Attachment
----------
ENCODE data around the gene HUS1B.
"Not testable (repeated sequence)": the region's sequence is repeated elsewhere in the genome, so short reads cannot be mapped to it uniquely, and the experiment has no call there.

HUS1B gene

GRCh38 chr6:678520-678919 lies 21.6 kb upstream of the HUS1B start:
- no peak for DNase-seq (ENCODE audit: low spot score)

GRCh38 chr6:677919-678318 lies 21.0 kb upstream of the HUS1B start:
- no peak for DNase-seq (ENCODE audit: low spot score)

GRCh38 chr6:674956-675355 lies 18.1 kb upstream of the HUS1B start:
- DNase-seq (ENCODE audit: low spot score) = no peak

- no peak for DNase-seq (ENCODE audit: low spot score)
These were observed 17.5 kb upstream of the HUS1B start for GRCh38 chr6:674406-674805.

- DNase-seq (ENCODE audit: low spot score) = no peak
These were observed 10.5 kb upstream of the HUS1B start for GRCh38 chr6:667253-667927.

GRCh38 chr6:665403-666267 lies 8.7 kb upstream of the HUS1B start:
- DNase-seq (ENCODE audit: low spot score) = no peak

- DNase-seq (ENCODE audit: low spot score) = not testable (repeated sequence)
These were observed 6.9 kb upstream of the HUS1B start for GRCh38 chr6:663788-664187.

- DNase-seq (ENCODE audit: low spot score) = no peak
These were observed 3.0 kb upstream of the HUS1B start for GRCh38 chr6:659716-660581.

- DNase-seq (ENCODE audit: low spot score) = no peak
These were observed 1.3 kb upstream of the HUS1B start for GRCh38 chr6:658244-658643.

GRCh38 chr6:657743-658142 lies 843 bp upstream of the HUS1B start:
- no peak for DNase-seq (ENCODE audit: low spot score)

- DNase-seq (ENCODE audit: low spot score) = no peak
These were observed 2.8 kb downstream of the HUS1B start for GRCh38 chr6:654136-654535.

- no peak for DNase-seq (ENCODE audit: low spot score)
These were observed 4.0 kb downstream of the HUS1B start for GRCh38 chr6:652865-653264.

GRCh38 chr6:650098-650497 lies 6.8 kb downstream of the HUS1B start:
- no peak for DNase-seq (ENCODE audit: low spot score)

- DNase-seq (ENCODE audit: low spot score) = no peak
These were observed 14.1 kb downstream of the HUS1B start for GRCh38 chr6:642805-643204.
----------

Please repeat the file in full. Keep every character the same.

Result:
ENCODE data around the gene HUS1B.
"Not testable (repeated sequence)": the region's sequence is repeated elsewhere in the genome, so short reads cannot be mapped to it uniquely, and the experiment has no call there.

HUS1B gene

GRCh38 chr6:678520-678919 lies 21.6 kb upstream of the HUS1B start:
- no peak for DNase-seq (ENCODE audit: low spot score)

GRCh38 chr6:677919-678318 lies 21.0 kb upstream of the HUS1B start:
- no peak for DNase-seq (ENCODE audit: low spot score)

GRCh38 chr6:674956-675355 lies 18.1 kb upstream of the HUS1B start:
- DNase-seq (ENCODE audit: low spot score) = no peak

- no peak for DNase-seq (ENCODE audit: low spot score)
These were observed 17.5 kb upstream of the HUS1B start for GRCh38 chr6:674406-674805.

- DNase-seq (ENCODE audit: low spot score) = no peak
These were observed 10.5 kb upstream of the HUS1B start for GRCh38 chr6:667253-667927.

GRCh38 chr6:665403-666267 lies 8.7 kb upstream of the HUS1B start:
- DNase-seq (ENCODE audit: low spot score) = no peak

- DNase-seq (ENCODE audit: low spot score) = not testable (repeated sequence)
These were observed 6.9 kb upstream of the HUS1B start for GRCh38 chr6:663788-664187.

- DNase-seq (ENCODE audit: low spot score) = no peak
These were observed 3.0 kb upstream of the HUS1B start for GRCh38 chr6:659716-660581.

- DNase-seq (ENCODE audit: low spot score) = no peak
These were observed 1.3 kb upstream of the HUS1B start for GRCh38 chr6:658244-658643.

GRCh38 chr6:657743-658142 lies 843 bp upstream of the HUS1B start:
- no peak for DNase-seq (ENCODE audit: low spot score)

- DNase-seq (ENCODE audit: low spot score) = no peak
These were observed 2.8 kb downstream of the HUS1B start for GRCh38 chr6:654136-654535.

- no peak for DNase-seq (ENCODE audit: low spot score)
These were observed 4.0 kb downstream of the HUS1B start for GRCh38 chr6:652865-653264.

GRCh38 chr6:650098-650497 lies 6.8 kb downstream of the HUS1B start:
- no peak for DNase-seq (ENCODE audit: low spot score)

- DNase-seq (ENCODE audit: low spot score) = no peak
These were observed 14.1 kb downstream of the HUS1B start for GRCh38 chr6:642805-643204.